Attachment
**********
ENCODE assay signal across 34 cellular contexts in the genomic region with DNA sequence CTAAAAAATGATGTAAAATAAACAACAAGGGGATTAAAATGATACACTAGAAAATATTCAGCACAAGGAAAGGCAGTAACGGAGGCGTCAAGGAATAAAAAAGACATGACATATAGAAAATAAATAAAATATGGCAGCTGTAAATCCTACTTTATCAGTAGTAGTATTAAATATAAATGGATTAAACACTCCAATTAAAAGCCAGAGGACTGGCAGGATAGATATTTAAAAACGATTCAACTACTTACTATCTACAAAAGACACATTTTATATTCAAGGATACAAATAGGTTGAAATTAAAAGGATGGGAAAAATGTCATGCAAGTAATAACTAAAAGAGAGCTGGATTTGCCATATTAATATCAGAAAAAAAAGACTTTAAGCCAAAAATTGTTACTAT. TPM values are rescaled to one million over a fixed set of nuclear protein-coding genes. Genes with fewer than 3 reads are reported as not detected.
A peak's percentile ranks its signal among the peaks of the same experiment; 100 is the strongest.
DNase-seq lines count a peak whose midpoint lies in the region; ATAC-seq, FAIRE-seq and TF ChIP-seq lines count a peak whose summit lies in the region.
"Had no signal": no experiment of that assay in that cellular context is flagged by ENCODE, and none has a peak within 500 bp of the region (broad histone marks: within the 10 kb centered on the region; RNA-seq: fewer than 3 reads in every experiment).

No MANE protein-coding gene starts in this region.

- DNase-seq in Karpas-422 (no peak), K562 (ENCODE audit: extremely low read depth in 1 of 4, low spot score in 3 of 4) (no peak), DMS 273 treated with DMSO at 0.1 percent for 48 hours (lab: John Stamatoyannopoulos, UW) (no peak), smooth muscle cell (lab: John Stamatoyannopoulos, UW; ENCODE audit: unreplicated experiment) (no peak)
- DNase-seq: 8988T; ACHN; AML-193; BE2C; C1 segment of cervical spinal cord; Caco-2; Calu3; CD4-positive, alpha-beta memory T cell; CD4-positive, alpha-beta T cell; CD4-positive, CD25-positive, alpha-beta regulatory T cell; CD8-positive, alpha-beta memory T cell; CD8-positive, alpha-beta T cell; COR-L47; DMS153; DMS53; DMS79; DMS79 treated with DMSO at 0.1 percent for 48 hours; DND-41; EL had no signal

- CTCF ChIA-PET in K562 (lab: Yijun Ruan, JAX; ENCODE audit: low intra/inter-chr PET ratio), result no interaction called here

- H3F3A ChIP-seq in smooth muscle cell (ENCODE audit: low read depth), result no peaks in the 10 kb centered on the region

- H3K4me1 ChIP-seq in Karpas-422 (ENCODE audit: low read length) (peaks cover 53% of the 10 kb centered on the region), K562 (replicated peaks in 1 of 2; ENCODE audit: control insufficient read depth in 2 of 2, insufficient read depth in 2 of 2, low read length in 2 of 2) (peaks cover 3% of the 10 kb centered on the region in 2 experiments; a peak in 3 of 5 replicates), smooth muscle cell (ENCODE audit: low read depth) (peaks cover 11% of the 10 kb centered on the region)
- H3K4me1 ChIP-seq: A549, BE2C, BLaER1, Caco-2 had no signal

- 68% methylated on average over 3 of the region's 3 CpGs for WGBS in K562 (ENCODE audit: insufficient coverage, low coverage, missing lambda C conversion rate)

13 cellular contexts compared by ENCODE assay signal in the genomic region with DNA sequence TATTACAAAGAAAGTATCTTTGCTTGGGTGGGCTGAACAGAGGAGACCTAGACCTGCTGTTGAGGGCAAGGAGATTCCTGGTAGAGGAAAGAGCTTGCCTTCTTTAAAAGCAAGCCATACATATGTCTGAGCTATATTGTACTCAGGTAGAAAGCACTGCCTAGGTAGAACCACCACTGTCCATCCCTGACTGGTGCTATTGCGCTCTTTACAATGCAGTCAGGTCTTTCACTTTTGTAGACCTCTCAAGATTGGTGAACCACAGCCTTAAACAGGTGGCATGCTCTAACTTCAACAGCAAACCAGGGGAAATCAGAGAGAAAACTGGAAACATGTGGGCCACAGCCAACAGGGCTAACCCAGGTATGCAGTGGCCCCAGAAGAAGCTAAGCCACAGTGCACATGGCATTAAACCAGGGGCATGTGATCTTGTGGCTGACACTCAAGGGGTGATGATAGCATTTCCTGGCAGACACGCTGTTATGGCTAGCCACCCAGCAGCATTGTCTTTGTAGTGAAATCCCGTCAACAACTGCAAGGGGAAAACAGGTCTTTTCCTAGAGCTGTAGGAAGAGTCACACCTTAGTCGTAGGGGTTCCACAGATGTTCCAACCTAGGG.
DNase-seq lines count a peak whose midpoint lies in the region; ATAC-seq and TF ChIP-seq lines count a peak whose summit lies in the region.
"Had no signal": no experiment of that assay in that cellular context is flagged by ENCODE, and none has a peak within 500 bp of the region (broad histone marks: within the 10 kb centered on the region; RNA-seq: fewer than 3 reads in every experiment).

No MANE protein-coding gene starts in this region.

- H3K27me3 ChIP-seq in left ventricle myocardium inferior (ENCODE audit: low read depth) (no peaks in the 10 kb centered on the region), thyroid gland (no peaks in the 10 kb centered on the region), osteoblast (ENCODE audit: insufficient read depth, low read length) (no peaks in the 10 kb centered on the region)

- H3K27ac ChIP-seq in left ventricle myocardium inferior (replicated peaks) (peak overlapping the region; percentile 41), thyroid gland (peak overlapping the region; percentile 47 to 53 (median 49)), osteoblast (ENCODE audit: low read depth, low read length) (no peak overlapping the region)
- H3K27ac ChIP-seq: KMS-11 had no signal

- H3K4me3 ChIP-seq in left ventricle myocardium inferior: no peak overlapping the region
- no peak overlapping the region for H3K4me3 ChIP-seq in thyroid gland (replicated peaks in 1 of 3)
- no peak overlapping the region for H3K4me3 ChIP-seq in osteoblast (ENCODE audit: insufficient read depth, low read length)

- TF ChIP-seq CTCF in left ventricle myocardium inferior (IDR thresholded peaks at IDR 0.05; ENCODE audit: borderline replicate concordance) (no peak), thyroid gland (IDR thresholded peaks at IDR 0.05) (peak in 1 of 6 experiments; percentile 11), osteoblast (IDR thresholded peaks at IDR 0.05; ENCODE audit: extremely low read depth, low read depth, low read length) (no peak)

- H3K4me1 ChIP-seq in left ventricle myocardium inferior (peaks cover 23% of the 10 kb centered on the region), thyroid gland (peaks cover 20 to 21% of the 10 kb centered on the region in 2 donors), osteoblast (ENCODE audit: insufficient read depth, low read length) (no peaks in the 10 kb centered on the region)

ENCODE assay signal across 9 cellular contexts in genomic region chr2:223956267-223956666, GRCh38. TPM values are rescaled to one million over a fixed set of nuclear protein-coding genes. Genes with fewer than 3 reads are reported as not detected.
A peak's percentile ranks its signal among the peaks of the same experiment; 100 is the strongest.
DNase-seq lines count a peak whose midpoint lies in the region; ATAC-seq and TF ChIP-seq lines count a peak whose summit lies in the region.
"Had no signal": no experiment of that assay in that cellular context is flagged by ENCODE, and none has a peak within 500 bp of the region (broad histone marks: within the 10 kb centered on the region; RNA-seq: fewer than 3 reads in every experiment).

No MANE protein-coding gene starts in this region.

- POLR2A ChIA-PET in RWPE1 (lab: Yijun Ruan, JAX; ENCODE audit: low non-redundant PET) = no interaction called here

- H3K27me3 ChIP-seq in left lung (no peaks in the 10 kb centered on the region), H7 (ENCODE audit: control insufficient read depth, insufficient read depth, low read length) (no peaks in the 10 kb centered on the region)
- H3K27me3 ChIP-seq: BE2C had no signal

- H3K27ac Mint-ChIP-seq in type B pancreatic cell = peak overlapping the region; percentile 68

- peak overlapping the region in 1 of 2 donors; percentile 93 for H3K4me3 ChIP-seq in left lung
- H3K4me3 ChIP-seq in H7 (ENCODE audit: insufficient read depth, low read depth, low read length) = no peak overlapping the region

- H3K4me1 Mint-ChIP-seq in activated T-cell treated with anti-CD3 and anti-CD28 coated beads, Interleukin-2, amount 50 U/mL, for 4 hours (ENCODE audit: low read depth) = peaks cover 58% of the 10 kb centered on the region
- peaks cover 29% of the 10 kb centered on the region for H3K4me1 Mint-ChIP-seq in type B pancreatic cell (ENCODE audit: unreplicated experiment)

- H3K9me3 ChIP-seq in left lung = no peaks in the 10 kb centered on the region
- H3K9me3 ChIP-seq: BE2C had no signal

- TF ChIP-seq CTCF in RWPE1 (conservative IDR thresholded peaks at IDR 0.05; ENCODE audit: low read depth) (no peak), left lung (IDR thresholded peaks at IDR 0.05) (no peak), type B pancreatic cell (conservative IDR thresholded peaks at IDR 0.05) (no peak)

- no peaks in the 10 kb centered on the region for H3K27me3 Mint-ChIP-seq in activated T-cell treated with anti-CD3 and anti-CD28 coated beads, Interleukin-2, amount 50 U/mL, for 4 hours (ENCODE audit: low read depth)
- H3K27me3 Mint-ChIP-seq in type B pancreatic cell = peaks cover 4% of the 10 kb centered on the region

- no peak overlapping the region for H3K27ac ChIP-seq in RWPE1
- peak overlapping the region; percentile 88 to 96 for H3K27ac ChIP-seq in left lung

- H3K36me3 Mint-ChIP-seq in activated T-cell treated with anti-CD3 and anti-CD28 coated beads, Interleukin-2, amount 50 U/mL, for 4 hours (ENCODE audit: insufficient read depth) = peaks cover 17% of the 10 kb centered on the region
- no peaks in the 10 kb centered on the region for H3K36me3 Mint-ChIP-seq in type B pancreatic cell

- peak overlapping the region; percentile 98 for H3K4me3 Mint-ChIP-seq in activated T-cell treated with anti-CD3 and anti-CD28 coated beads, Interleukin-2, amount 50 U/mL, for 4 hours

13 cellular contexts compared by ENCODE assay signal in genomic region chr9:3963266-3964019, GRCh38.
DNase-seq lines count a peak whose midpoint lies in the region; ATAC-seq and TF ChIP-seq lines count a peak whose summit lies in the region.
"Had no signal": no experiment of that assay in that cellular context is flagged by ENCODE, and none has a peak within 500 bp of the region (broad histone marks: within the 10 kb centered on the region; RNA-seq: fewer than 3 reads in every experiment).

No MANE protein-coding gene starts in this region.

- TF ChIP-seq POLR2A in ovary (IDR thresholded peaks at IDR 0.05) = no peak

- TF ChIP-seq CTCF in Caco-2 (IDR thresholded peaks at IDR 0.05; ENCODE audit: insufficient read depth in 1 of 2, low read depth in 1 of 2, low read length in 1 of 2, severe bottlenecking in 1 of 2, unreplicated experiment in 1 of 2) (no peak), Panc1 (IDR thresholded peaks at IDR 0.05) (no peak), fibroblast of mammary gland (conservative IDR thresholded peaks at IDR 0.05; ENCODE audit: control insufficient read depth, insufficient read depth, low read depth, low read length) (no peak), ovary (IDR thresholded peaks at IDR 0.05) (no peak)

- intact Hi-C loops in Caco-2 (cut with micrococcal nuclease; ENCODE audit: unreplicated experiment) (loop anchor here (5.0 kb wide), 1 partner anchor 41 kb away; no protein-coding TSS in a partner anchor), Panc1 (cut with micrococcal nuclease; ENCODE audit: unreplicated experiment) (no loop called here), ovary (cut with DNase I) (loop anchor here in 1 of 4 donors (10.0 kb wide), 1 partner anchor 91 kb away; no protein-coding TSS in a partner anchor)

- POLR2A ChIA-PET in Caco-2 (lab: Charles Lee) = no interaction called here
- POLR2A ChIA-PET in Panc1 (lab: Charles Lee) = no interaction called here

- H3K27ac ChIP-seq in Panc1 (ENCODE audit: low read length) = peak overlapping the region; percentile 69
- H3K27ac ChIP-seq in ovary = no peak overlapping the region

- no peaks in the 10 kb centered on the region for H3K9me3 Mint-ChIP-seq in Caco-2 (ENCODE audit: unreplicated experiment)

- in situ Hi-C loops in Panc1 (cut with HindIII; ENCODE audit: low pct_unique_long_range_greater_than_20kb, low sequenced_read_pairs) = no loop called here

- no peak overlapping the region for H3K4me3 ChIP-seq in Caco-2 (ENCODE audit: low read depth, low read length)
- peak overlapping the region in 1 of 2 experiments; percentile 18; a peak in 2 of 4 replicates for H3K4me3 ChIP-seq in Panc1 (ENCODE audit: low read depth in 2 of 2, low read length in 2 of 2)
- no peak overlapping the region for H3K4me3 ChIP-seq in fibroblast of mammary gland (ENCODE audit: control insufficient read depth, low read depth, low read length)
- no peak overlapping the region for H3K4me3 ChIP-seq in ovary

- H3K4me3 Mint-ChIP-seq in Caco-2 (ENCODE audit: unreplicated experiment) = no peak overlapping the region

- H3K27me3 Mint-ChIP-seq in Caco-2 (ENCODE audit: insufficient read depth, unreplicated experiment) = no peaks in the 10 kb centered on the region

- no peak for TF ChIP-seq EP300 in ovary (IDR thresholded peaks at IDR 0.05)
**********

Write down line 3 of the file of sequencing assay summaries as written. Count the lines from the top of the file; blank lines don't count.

DNase-seq lines count a peak whose midpoint lies in the region; ATAC-seq, FAIRE-seq and TF ChIP-seq lines count a peak whose summit lies in the region.